As we have seen throughout this election cycle, Trump dominates the news cycle. No one is more pleased by this than Hillary Clinton.

Hillary’s lack of press conferences, the constraints on her interview time, and the all around reclusive nature of her campaign is astonishing. For someone who is supposedly so beloved by her following, Clinton does not seem to want to connect with voters. Sure, she hosts lavish fundraisers, and will often appear with celebrities. The only thing Hillary seems to refuse is standard media coverage–the exact kind of media coverage that is in the homes of average Americans.

Her disdain is not without good reason. Who would want an arm’s length list of corruption out there for everyone to see? If it were not for Trump’s foot-in-mouth syndrome, Ms. Clinton would likely be on her way to jail. The FBI is still releasing new information, but her numbers have remained fairly steady.

Like every project of the Clintons, the foundation of her media strategy is control. One of her campaign pollsters, Joel Benenson, laid out the press strategy in an interview with ABC News: “We’ll have a press conference when we want to have a press conference.” If that statement isn’t one of the more grandiose displays of political confidence, I’m not sure what is.

Even when she does hold a press conference, it is full of softball questions and applause. She literally ropes in reporters like cattle at larger events, and does one-on-one interviews haphazardly.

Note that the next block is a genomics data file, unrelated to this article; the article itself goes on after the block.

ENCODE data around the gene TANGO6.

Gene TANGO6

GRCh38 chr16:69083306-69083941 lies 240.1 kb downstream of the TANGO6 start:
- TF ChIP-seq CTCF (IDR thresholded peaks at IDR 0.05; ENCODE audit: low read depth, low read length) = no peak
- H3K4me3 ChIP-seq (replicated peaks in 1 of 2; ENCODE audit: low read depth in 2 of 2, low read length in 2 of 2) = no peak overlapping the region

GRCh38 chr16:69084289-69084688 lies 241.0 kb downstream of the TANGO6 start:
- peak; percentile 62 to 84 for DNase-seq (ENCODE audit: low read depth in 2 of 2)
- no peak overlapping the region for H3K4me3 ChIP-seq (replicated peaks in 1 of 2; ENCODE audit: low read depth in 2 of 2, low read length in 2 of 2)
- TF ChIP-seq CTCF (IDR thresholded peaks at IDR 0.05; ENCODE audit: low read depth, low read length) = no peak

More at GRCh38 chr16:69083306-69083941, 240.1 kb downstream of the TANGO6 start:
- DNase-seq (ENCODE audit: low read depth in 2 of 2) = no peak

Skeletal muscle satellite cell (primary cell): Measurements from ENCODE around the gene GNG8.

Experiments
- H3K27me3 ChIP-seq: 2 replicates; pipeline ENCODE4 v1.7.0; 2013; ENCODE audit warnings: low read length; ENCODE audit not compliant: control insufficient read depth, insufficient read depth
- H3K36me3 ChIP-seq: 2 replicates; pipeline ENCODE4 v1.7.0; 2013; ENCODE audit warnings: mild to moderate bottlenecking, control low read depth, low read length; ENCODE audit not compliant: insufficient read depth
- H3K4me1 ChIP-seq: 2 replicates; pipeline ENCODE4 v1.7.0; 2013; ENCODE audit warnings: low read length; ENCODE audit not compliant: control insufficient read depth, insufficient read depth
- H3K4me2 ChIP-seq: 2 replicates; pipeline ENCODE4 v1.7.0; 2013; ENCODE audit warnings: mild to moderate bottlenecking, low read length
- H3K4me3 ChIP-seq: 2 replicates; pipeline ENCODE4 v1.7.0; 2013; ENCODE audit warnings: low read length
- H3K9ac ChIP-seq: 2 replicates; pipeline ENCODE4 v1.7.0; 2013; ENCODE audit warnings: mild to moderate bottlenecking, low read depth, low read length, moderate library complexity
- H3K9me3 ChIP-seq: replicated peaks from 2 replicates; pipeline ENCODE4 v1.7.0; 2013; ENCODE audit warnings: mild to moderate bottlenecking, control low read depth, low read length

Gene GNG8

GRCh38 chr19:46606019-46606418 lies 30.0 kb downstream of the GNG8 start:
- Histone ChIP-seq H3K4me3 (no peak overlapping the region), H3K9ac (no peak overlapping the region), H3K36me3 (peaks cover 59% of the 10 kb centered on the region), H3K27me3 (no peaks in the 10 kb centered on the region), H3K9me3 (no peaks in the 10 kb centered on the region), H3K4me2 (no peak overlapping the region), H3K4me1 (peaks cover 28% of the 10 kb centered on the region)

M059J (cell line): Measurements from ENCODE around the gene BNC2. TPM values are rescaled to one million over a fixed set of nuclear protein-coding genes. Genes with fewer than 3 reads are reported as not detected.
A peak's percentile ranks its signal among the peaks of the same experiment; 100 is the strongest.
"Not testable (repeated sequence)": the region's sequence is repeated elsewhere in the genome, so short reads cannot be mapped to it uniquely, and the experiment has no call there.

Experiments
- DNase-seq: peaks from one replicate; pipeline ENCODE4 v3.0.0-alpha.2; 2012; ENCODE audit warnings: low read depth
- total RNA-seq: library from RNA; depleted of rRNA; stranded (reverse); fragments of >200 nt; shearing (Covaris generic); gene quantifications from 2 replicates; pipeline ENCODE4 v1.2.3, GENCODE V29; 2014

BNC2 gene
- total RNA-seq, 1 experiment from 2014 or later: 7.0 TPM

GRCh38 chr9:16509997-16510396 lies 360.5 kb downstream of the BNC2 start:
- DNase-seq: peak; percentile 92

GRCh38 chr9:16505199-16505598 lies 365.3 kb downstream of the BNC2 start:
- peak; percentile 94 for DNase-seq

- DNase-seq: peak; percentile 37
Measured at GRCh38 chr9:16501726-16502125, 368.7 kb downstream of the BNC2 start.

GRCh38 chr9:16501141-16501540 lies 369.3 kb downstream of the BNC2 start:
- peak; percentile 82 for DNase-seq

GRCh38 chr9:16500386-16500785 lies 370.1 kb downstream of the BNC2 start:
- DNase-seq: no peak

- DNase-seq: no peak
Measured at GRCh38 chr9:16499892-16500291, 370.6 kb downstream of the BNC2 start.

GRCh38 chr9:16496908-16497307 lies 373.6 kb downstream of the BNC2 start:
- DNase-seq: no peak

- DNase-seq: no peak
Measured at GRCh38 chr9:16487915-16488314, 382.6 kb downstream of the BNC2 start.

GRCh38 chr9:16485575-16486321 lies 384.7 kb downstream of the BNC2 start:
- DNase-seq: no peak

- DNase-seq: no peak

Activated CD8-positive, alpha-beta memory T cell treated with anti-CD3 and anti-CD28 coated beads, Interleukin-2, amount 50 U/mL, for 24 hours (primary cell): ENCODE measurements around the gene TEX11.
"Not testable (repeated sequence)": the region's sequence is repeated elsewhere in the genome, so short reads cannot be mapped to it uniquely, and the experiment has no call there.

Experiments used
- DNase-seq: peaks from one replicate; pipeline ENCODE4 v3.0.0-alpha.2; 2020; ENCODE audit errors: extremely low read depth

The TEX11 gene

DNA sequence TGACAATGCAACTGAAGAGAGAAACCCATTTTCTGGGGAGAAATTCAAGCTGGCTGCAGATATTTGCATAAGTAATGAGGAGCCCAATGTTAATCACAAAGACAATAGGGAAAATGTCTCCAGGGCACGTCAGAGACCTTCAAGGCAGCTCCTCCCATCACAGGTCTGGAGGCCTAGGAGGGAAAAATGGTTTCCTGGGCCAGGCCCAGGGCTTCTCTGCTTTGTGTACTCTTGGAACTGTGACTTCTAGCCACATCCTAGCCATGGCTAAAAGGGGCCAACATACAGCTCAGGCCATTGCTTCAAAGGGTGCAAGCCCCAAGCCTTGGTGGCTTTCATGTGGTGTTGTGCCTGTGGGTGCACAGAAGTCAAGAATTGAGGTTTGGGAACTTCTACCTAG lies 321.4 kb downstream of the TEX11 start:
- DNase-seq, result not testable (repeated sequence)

On the day of this article’s composition, news broke that the Clinton campaign now has a plane specifically for her traveling press corps. This bodes well for the White House Press Corps, which expressed concerns in a recent editorial published by USA Today. The organization’s incoming and outgoing presidents penned an enlightening piece on the value of the free press, and cited how it is under attack. Between Trump’s threats to ban members of the press and Clinton’s absence from it, the American people deserve better.

This line from the Correspondents’ piece summarizes the root of the issue quite well:

It is a reporter’s job to cut through the rhetoric from candidates, scrutinize whether their policy proposals would benefit Americans in the way they claim and question the viability of their promises. If we cannot do our job, then the American people cannot do theirs.

Did you hear that, Ms. Clinton and Mr. Trump? Let’s allow the free press to do their jobs so we can get back to ours.